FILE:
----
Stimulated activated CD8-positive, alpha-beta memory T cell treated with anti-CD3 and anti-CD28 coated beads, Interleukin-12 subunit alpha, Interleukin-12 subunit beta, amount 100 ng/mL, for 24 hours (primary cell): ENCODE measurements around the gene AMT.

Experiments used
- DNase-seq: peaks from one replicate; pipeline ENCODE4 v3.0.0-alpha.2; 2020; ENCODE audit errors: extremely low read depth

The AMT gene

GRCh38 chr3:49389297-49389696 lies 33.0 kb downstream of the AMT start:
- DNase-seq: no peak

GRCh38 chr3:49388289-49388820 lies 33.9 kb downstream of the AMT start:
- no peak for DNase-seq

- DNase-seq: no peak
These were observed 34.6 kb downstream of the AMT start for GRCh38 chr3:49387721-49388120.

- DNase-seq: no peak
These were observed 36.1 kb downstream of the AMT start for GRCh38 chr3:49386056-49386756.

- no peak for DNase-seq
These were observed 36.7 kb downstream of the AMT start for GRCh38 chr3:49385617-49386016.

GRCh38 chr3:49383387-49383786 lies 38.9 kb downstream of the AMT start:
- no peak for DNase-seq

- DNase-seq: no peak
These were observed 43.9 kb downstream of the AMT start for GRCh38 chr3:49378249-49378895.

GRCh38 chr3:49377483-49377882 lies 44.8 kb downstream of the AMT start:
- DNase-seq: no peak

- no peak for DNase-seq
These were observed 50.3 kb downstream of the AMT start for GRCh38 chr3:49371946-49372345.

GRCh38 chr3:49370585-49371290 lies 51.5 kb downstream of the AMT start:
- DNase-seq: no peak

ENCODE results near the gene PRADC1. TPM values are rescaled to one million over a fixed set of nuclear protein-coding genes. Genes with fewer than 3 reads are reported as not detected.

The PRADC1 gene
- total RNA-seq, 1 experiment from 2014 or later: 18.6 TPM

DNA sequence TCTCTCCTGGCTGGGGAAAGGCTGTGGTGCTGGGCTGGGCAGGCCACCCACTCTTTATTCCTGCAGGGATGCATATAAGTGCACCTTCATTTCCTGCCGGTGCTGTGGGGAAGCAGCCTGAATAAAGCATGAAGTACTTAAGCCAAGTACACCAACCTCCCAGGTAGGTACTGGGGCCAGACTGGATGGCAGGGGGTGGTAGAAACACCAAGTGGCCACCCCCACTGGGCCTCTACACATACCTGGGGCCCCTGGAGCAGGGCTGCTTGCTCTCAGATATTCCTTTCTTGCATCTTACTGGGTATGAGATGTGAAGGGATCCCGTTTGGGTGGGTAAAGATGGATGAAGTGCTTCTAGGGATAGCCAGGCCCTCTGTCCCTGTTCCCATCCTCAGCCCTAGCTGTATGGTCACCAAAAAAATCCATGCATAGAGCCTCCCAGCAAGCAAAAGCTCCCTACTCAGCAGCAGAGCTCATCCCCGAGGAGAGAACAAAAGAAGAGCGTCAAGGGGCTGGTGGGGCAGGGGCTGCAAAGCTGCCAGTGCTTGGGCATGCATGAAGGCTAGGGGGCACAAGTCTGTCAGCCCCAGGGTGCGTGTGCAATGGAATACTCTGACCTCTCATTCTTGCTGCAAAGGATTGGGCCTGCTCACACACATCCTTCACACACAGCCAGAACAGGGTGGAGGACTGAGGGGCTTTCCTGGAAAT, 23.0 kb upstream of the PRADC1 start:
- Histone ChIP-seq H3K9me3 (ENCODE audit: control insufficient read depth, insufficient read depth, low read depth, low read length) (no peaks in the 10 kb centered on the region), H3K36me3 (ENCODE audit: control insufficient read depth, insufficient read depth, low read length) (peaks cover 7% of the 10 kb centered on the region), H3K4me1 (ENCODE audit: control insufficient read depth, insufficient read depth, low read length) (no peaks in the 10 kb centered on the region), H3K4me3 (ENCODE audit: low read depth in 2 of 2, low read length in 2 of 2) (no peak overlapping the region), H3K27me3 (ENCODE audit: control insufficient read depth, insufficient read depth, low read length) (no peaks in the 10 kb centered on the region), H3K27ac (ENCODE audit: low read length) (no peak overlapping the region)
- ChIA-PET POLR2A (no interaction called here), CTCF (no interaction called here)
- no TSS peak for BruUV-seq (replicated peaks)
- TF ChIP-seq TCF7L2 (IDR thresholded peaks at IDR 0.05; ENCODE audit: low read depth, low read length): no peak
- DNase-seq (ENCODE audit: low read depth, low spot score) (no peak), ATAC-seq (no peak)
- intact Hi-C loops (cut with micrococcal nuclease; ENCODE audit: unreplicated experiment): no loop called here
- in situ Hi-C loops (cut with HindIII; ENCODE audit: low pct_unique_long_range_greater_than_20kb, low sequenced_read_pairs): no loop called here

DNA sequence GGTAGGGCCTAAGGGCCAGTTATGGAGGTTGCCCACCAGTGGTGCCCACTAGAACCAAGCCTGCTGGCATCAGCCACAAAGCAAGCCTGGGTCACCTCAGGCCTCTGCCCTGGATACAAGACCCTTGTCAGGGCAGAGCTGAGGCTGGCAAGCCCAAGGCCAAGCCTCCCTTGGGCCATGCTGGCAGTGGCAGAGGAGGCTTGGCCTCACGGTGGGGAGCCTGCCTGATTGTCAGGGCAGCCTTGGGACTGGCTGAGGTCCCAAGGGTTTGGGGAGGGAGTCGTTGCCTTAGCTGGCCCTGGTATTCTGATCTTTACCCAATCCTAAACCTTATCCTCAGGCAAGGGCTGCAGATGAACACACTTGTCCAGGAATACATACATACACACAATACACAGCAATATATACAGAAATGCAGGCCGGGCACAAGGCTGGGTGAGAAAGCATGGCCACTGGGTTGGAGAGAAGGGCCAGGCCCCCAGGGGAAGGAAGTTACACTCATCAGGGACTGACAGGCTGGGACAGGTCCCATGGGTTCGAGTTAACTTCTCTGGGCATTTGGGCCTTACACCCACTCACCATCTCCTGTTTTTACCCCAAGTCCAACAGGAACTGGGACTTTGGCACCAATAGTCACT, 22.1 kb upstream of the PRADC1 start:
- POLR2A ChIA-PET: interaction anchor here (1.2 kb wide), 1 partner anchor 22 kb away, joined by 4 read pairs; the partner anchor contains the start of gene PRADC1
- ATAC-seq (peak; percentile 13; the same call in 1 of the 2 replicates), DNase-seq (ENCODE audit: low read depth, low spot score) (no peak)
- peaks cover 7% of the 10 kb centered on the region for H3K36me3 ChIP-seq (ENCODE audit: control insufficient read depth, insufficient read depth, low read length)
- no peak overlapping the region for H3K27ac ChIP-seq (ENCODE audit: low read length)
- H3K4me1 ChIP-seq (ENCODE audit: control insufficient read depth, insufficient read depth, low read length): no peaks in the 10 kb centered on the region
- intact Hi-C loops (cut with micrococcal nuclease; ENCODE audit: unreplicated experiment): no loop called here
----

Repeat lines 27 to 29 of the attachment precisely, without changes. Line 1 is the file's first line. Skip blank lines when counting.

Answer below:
- total RNA-seq, 1 experiment from 2014 or later: 18.6 TPM

DNA sequence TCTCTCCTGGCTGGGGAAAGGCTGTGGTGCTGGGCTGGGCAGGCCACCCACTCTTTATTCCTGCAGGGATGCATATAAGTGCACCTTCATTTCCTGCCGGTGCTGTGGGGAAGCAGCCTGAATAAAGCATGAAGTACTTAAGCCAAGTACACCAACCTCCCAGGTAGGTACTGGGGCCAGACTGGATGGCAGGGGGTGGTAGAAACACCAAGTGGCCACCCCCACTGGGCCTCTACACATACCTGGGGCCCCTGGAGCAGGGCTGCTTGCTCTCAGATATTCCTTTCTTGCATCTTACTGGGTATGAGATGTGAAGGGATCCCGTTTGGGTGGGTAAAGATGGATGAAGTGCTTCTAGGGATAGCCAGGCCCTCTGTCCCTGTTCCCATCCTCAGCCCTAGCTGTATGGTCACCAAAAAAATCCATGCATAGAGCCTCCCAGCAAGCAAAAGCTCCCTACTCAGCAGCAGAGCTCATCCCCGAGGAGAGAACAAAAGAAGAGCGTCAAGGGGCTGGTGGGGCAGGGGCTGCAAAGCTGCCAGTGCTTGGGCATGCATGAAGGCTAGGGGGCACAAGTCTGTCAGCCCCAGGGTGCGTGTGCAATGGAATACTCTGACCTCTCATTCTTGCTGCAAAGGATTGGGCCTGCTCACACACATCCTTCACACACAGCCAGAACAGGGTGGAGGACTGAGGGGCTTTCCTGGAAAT, 23.0 kb upstream of the PRADC1 start:
- Histone ChIP-seq H3K9me3 (ENCODE audit: control insufficient read depth, insufficient read depth, low read depth, low read length) (no peaks in the 10 kb centered on the region), H3K36me3 (ENCODE audit: control insufficient read depth, insufficient read depth, low read length) (peaks cover 7% of the 10 kb centered on the region), H3K4me1 (ENCODE audit: control insufficient read depth, insufficient read depth, low read length) (no peaks in the 10 kb centered on the region), H3K4me3 (ENCODE audit: low read depth in 2 of 2, low read length in 2 of 2) (no peak overlapping the region), H3K27me3 (ENCODE audit: control insufficient read depth, insufficient read depth, low read length) (no peaks in the 10 kb centered on the region), H3K27ac (ENCODE audit: low read length) (no peak overlapping the region)